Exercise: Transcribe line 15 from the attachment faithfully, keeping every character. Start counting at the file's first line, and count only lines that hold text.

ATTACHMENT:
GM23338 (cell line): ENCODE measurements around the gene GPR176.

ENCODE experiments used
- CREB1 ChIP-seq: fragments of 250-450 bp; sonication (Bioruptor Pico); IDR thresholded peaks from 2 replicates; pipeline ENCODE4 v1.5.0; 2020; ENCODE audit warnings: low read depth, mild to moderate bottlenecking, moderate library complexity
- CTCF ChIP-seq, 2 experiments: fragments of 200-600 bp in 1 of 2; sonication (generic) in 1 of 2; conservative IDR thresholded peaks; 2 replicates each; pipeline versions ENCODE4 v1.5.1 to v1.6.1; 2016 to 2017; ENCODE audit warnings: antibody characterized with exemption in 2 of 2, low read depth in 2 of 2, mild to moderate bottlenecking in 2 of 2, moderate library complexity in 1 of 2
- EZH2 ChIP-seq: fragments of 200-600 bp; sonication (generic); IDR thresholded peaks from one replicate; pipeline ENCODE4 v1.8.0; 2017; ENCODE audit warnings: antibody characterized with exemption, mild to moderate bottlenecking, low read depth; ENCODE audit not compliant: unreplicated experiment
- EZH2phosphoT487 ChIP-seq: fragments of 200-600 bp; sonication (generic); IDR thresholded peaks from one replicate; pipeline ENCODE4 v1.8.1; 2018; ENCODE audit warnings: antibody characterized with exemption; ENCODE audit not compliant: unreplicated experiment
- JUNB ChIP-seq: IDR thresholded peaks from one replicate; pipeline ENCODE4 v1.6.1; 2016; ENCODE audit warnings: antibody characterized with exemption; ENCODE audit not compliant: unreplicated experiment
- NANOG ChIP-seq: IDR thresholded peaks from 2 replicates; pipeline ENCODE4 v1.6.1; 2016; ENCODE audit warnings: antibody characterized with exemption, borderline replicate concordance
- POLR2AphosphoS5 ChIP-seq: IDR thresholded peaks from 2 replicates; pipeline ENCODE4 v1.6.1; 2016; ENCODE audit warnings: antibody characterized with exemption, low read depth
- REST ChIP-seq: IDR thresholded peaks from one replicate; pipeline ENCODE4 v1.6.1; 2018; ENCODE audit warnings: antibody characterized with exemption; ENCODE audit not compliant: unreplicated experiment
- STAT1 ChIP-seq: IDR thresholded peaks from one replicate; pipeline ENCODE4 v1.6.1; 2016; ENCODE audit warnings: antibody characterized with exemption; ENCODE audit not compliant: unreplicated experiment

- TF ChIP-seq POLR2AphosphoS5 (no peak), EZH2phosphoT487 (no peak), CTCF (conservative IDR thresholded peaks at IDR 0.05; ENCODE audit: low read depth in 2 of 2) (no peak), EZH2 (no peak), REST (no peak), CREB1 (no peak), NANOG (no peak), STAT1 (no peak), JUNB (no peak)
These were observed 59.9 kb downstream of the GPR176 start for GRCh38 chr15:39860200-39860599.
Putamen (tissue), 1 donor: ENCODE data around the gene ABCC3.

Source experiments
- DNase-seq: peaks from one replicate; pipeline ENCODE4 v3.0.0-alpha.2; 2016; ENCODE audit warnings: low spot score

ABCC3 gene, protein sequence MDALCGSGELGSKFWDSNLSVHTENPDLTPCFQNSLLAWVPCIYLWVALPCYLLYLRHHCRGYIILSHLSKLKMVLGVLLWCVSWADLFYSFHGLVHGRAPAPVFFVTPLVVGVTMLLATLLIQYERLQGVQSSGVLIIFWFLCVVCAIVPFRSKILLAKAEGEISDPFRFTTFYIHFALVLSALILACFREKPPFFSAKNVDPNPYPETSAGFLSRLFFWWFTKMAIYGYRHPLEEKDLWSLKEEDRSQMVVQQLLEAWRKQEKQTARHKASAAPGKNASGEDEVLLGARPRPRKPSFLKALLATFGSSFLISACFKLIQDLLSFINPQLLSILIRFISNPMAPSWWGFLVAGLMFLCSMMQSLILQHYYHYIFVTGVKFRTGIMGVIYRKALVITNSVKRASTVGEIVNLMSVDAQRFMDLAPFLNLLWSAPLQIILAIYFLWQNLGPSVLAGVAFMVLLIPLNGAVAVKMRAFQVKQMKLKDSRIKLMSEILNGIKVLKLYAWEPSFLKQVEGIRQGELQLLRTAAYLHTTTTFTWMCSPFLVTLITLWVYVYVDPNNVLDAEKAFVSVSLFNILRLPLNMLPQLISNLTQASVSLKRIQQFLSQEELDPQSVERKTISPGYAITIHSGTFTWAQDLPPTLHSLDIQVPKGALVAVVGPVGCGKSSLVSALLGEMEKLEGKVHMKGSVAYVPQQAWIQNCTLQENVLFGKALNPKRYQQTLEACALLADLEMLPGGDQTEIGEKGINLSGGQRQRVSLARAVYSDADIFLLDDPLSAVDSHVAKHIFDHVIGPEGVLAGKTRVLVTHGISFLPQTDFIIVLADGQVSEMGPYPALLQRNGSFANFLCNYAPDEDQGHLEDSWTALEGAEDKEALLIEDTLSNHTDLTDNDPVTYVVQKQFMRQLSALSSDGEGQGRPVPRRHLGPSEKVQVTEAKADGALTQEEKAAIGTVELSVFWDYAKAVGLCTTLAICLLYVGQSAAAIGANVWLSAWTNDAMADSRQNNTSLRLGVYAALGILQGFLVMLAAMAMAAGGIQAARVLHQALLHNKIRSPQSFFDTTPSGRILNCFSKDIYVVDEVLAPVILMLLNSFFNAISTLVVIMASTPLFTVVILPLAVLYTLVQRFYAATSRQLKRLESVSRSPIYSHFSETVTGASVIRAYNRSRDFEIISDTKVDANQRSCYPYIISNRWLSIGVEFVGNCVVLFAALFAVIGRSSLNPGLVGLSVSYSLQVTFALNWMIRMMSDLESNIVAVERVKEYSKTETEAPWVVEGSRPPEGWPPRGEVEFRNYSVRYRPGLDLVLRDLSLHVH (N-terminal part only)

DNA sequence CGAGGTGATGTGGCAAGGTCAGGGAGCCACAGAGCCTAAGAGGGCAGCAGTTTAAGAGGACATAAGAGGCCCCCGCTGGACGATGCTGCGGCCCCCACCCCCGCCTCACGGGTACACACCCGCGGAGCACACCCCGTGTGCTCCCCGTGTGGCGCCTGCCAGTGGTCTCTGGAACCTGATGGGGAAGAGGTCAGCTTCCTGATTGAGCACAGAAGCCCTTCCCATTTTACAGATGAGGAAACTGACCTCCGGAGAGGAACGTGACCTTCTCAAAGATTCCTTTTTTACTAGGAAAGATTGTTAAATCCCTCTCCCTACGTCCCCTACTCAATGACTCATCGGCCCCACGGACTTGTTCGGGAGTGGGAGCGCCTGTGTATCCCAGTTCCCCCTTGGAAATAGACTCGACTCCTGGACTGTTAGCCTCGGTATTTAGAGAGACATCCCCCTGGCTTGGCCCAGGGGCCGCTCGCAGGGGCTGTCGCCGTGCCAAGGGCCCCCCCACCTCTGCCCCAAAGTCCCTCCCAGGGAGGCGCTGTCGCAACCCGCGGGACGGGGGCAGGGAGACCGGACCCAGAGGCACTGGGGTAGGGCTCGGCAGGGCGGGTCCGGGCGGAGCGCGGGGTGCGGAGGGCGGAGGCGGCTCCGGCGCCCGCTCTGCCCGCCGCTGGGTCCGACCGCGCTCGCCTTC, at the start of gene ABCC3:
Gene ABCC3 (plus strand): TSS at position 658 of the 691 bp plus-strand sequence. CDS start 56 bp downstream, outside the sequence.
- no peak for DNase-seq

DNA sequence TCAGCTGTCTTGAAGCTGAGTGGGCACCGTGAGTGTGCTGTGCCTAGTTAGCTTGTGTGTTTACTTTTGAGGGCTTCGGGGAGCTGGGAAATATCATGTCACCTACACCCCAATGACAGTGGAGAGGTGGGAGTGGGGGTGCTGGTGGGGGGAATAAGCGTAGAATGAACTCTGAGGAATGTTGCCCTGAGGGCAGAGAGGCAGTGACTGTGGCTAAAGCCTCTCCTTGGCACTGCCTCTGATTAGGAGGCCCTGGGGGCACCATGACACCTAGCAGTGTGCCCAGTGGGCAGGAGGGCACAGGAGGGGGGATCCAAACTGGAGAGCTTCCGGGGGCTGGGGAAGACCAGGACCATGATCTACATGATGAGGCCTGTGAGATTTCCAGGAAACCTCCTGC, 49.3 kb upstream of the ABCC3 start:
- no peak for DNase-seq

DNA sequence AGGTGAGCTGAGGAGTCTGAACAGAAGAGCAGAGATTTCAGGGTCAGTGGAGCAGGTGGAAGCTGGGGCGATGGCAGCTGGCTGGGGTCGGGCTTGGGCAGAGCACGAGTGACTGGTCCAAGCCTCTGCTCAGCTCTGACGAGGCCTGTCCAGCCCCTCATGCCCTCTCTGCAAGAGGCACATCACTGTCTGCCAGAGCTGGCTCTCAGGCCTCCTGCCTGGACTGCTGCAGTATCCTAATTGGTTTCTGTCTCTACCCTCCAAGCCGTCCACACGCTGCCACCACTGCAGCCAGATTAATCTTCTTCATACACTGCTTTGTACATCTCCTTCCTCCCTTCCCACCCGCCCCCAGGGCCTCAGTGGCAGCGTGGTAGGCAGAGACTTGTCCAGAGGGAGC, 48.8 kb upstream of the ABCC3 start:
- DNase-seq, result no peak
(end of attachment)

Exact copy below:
Source experiments